If your driver’s license has been suspended, or is about to be suspended, you may be able to appeal the suspension and have your license reinstated. Each state has its own appeal policies, but the general process is similar in each state. To appeal a license suspension, you will need to file the correct paperwork with the appropriate agency and attend a hearing.
Determine why your license are suspended.
The Department of Motor Vehicles (the “DMV,” also known as the Bureau of Motor Vehicles or Department of Transportation in some states) should have mailed you a suspension letter stating the reason for the suspension. If you never received such a letter or have misplaced it, call the DMV in your state or check the DMV’s website for a database that you can search to find your license information and reason for suspension. You can find links to each state’s DMV website here. Common reasons for suspension include:
Accumulating too many points on your driving record
Getting multiple traffic violations or speeding tickets
Getting a DUI/DWI
Failing to appear in court or pay fees
Failing to pay child support
Determine whether an appeal is available to you.
In some cases, such as automatic pretrial suspensions for driving under the influence (“DUI”), you may not have the right to appeal. In any case, you need to request an appeal within the statutorily-prescribed deadline. For example, appeals in Georgia must be submitted within 10 days of the effective date of suspension. If you are not eligible for an appeal or have missed the deadline, you may need to temporarily live with the suspension. To determine if an appeal is available to you:
Check your DMV’s website for information about appealing a suspension.
Look for information about appeals in the letter you received informing you of the suspension.
Call your local DMV and ask about the appeals process.
Contact an attorney. Many attorneys provide free consultations.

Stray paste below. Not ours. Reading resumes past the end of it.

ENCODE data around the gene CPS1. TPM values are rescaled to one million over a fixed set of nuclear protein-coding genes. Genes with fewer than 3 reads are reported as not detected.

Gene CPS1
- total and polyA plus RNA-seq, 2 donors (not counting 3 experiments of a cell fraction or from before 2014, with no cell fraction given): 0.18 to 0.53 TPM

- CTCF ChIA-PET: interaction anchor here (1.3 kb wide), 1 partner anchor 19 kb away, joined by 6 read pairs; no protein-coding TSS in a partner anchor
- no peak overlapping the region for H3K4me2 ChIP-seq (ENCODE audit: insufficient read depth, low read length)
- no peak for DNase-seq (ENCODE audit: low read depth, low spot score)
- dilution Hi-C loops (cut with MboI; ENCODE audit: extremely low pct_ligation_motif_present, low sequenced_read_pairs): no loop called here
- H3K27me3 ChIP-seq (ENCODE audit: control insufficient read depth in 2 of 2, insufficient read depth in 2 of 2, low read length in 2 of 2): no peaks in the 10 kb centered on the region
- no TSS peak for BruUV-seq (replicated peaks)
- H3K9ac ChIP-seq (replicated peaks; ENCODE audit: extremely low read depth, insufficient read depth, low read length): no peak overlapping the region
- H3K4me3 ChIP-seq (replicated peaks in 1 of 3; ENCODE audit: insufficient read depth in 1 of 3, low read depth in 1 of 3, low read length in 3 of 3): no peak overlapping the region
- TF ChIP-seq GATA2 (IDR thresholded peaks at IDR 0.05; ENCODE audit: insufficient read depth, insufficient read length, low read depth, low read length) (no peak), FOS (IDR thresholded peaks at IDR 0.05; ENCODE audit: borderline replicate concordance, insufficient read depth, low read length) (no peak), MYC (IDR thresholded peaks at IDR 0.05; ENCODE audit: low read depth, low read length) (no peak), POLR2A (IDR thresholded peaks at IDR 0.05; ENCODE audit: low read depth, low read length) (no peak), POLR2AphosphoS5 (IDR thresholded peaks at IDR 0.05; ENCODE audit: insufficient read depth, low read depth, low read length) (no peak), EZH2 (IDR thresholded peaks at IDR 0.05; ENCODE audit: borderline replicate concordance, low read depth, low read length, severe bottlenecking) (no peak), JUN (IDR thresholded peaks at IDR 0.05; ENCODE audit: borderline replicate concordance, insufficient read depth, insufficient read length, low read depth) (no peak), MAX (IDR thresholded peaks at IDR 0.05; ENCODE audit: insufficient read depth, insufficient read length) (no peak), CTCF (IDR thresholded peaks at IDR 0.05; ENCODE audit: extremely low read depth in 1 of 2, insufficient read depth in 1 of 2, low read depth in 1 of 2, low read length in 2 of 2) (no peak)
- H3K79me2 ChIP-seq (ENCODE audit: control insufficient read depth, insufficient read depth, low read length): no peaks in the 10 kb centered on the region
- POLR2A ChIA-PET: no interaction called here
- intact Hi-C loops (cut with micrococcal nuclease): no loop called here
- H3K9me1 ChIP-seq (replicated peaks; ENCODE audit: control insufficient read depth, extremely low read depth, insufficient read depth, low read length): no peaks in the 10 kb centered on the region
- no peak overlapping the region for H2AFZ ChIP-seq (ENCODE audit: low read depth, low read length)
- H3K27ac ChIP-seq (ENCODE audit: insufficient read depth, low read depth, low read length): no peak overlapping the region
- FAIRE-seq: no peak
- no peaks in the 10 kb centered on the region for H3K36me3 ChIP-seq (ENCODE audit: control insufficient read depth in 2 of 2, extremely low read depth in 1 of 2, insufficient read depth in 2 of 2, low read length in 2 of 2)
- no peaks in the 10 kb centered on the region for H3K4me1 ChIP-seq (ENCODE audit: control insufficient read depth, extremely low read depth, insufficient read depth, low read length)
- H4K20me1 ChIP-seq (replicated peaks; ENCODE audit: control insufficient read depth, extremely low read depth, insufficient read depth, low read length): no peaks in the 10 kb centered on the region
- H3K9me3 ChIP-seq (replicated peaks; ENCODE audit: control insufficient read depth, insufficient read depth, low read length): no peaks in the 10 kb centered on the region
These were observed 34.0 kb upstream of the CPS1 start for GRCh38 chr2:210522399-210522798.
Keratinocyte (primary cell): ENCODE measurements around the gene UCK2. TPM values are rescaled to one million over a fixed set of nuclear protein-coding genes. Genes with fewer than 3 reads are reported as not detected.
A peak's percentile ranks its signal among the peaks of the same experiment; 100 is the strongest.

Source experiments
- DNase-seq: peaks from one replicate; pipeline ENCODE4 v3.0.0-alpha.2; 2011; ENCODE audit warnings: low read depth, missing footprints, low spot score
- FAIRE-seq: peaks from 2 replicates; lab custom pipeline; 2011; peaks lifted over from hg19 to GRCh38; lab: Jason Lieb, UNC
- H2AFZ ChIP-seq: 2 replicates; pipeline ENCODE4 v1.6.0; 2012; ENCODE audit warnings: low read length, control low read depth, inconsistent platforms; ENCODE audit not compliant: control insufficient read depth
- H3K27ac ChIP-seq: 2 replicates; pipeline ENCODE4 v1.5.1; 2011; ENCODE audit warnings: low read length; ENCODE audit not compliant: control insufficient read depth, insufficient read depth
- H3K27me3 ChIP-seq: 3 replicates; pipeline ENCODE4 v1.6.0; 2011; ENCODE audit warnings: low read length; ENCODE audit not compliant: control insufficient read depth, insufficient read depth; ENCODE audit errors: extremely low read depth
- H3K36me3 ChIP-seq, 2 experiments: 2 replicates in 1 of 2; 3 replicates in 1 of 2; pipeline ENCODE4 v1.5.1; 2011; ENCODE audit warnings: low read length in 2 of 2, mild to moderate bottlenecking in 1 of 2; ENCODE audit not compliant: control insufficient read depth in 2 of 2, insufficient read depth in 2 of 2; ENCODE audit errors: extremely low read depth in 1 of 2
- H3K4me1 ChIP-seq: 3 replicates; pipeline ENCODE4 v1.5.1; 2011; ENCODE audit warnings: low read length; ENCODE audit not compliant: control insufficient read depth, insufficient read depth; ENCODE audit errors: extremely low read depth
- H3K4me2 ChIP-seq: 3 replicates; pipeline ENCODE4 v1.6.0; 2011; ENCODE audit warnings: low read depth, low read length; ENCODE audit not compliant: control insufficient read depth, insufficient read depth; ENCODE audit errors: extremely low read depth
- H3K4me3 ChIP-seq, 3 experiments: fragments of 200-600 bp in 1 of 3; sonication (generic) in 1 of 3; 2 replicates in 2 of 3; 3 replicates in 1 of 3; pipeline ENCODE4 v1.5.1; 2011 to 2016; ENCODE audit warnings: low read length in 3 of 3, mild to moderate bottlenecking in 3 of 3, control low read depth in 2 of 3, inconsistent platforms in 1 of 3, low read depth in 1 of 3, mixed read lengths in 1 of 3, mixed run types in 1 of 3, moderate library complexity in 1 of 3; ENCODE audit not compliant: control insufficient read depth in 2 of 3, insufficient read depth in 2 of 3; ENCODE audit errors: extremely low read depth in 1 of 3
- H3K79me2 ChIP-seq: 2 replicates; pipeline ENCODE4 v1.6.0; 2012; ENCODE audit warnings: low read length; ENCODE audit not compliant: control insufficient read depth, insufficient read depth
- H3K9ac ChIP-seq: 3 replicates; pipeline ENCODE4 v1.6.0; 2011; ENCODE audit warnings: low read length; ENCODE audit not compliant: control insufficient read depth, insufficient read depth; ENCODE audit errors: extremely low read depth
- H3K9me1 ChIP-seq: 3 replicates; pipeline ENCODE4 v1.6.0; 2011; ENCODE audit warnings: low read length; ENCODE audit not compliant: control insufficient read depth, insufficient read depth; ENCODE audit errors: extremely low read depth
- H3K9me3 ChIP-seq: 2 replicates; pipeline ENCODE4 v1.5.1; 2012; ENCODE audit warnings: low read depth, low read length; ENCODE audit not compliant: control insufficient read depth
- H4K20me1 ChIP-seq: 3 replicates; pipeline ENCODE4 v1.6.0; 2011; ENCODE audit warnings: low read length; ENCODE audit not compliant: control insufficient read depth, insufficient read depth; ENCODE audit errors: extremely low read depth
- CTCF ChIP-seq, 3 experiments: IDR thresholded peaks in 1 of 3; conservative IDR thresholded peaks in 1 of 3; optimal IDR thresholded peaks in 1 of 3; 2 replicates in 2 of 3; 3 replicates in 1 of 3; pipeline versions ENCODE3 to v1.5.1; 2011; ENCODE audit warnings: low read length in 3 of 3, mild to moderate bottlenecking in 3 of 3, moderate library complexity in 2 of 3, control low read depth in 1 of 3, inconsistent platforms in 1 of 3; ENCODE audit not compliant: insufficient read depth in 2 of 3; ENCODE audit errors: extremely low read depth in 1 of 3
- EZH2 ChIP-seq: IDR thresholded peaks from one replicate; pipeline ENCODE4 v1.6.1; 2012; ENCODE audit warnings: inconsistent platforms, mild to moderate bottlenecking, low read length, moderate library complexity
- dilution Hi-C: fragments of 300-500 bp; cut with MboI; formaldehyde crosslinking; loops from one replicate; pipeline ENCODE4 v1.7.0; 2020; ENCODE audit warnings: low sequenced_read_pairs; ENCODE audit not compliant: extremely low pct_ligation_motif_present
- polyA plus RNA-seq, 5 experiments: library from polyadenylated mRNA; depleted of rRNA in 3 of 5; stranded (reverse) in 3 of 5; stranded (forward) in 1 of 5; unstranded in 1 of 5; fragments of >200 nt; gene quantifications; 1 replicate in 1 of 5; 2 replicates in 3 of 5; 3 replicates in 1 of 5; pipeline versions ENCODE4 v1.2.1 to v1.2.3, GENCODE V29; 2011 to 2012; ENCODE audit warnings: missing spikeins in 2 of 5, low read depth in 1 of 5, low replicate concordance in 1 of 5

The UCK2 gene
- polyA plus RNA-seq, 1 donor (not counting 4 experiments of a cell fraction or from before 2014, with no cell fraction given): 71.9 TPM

Consider alternatives to an appeal.
If your license has been suspended, the court will specify how you can get your license back. You may simply be required to refrain from driving for a period of time, or you may be able to get your license back more quickly by taking a driving course or traffic school, paying a reinstatement fee, or asking your insurance company to file an SR-22 or FR-44 form (which proves that you carry insurance).
For certain suspensions and revocations, you may be able to request a “hardship” or “probationary” license that allows you to drive in limited situations, such as driving for work, attending drug and alcohol programs, or for medical treatment. Contact your local DMV office to find out whether your state offers hardship licenses.
Determine where to file your appeal.
Usually, you must file an appeal with the appropriate “administrative agency” instead of a court. For example, in Arizona, appeals are heard by the Arizona Motor Vehicle Administration.
If you are not satisfied with the outcome of your administrative hearing, you can appeal in court. However, because appeals require an argument that administrative decision misinterpreted the law, you should consider hiring an attorney to handle a complicated case.
Request a hearing.
All states have a specific procedure for requesting an administrative hearing. Once you submit your request, the agency will contact you and give you a hearing date. Some states use specific forms for requesting a hearing, while others accept more informal emailed or written requests.
For example, in Alabama, there is no form for requesting a hearing. You must make your request by mail or email and include your name, date of birth, and driver’s license number.
For comparison, Arizona requires that you request a hearing by filling out this Hearing Request form and mail it to the included address.
Prepare for your hearing.
An administrative hearing is an informal trial. You will have the opportunity to present evidence, including documents and sworn testimony. At the beginning, you can make an opening statement explaining to the administrative law judge what you believe the evidence will show. At the end, you can make a closing argument explaining why you think the judge should rule in your favor.
To prepare for your hearing, gather any documents that support your claim that your license should not be suspended. Also contact any witnesses who can testify on your behalf and arrange for them to attend the hearing with you.
Be prepared to clearly argue why your license should not have been suspended. Did the DMV or court misunderstand the facts of your situation? Did they misinterpret the law? Make sure you understand what facts and law they relied upon before you address why those facts or law were inaccurately applied.
Observe another hearing first.
You may be able to attend another person’s public hearing as an observer. Upon entering the hearing room, inform the administrative law judge that you are there to observe the proceedings. Watch quietly and take note of what the participants did well and what could have been done better.